- It may well be that the areas that are now closed to fishing have always produced more larvae in the areas that were sampled. That is, source sink dynamics operate in marine systems and were ignored by Harrison. Again, the absence of before and after sampling makes it impossible to examine this possibility.
- Only two species were sampled and both of these were top predators. It could be expected that the numbers of adults and subsequent larval production of species that are preyed upon by the two species that were studied would decline in areas where predators were more abundant. Assertions of net benefit should accommodate such possibilities and their impacts.
- Increased larval contribution to an area can only constitute a fishery benefit if there had been insufficient larvae in the area prior to the increase. No evidence has been given of a recruitment limitation on either of the two species studied; nor would one be expected if the density in the fished area is actually at the reported approx. 50% level of that in the unfished area. Stock-recruitment relationships do not usually become limiting until population levels fall well below the 50% reported in this study.
- Even if the productivity of the selected species in the fished area did increase as a result of the declaration of the reserve, this would only constitute a net benefit to the fishery if the increase in total catch of all species combined exceeded any loss in catch that resulted from closing 28% of the region to all fishing for all species.
- Even if a net benefit did result from closing the area to all fishing this may well not represent the most efficient means of achieving that benefit; management targeted at individuals species or selected components (gear types?) of the fishery may well provide greater net benefit.
The results of the Harrison et al. (2012) paper in reality do little more than provide some quantification of three fairly well understood processes:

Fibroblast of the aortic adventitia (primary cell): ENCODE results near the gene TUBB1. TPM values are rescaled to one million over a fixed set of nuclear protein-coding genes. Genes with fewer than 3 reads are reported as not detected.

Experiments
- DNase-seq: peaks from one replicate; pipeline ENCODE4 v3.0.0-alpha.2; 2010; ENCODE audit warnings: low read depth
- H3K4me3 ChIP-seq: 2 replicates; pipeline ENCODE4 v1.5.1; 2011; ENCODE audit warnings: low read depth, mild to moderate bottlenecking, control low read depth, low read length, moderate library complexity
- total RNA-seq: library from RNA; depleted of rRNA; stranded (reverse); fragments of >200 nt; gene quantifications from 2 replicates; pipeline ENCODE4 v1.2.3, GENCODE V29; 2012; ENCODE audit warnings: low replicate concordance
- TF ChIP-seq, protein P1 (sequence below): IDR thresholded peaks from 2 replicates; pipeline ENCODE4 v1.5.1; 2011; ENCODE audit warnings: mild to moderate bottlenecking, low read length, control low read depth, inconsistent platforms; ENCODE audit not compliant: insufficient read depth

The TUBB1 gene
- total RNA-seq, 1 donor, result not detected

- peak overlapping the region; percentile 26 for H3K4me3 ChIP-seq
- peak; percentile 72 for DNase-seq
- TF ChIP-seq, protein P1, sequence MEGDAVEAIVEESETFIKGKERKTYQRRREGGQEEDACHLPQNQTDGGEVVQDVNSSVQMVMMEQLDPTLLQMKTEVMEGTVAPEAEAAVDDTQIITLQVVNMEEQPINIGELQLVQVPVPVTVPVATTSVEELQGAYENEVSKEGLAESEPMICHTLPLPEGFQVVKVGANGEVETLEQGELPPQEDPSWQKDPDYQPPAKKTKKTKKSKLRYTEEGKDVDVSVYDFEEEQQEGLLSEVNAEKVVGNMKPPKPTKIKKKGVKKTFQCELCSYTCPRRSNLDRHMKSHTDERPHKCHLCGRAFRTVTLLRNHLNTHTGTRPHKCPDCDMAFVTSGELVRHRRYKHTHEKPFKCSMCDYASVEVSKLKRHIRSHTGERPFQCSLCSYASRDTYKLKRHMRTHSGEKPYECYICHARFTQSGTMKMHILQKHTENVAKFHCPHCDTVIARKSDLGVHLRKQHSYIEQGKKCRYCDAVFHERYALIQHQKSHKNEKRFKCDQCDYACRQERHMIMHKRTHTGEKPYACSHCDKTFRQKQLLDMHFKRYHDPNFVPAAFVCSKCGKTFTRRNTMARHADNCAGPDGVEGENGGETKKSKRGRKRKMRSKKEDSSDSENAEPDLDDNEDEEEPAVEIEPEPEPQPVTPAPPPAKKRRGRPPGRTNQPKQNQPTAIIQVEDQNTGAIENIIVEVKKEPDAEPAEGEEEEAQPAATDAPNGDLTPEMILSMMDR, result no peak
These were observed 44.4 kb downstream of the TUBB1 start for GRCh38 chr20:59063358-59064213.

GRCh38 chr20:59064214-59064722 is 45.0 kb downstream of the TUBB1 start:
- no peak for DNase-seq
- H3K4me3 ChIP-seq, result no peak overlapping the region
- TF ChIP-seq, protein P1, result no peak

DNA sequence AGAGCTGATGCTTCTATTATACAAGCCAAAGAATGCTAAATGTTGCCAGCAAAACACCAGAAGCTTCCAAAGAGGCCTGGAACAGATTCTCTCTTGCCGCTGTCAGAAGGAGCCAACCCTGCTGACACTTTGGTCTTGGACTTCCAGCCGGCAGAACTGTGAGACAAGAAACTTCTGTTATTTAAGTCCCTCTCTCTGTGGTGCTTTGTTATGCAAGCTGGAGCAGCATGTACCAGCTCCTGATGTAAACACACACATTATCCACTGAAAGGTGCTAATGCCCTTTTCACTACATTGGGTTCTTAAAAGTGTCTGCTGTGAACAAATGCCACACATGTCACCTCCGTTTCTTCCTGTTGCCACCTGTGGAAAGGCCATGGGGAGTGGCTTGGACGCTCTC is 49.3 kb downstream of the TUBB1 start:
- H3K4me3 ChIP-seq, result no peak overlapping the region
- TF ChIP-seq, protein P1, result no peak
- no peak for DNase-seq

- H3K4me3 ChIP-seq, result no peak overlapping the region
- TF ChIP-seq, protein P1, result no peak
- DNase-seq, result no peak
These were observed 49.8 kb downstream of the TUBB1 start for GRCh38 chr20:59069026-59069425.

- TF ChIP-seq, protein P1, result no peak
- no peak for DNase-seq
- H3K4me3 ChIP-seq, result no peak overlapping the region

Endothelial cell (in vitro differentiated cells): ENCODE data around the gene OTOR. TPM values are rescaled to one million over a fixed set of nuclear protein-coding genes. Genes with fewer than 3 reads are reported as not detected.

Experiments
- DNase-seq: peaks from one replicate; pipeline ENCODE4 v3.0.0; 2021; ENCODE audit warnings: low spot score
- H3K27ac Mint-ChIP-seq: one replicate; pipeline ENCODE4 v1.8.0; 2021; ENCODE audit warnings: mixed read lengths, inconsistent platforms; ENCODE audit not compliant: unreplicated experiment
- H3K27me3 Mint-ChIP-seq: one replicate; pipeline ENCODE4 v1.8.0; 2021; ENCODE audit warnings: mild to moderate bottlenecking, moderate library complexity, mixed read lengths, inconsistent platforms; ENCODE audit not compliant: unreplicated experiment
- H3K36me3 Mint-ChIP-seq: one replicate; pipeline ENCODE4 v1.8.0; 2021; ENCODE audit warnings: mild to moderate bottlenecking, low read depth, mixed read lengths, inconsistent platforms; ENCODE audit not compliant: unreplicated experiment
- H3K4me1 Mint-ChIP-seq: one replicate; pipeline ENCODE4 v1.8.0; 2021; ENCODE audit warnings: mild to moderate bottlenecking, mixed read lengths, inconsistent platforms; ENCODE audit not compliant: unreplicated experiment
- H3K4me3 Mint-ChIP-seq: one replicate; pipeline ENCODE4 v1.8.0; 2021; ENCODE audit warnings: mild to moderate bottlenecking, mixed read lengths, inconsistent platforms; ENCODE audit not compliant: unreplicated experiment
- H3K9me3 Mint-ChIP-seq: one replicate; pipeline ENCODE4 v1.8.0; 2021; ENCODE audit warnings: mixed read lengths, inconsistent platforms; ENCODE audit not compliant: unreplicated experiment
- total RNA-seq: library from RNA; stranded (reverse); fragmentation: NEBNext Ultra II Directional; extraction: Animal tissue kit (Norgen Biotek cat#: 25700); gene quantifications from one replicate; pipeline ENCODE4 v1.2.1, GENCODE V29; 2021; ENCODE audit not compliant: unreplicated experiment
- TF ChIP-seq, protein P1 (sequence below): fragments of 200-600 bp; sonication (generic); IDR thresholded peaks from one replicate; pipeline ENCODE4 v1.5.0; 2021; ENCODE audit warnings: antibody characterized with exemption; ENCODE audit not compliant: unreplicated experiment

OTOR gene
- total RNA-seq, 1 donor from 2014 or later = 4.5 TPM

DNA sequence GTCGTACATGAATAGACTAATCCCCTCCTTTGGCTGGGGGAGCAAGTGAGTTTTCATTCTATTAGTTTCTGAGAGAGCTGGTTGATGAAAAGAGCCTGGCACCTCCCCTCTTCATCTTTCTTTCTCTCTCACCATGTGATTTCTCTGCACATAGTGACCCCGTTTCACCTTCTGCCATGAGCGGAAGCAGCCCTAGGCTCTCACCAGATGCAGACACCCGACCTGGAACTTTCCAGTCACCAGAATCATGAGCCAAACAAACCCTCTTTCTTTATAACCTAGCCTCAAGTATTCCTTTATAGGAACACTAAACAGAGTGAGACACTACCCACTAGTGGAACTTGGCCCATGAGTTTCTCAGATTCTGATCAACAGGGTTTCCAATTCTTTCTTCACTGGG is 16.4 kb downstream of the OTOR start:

- Eggs and larvae of many marine fish drift away from spawning areas.
- Biomass of some species of fish inside a reserve increases because they’re not killed by fishing, and as a result they may produce more larvae. These larvae, because of random movement, are likely to form a greater proportion on the reef adjacent to the reserve.
- Density of individuals of some species outside the park is reduced by fishing so that larval production of these species may be reduced relative to the unfished state.
None of these observations are novel and collectively they do not imply a net benefit to fisheries.
Ref: Harrison, H.B., Williamson, D.H., Evans, R.D, et al. (2012). Larval Export from Marine Reserves and the Recruitment Benefit for Fish and Fisheries. Current Biology 22, 1023–1028.
23-07-2012 09:00 PM #2
Re: Sunfish Media Release and rebuttal.
I also read the paper that has been criticized above, and wondered how they could be sure, even with genetic coding, that larvae flund outside originated from fish inside the protection zones. I posed that question to a learned marine biologist friend who also shared the same concerns.
I think this is a fairly lightweight study that leaves a fair bit to be explained both in terms of the methodology they used and its veracity, and the points raised by Profs Buxton and Kearney above.
I met and had some dealings with Colin Buxton when he made a important contribution to the MBAA's work on the Moreton Bay zoning. He is an incredibly knowledgeable fellow.
He saw first hand the entrenched, ideological, almost religous position taken by the Govts EPA scientists and their colleagues in the green lobby, and was shocked. He confront them on numerous points, none of which they had anything like credible responses to.
Thanks for posting, Phill.
Stress: The adverse reaction that occurs when your brain overrides your body's basic desire to choke the living $hit out of someone who deperately deserves it....
24-07-2012 01:22 AM #3
Re: Sunfish Media Release and rebuttal.
James Cook has quite the reputation for "Loony left" academics, there is a woman professor up there whom makes Germain Greer look sane.
Unfortunately there is a very valid reason these looney left scientists congregate in govt and academia, thats because they cant get a job in the real world.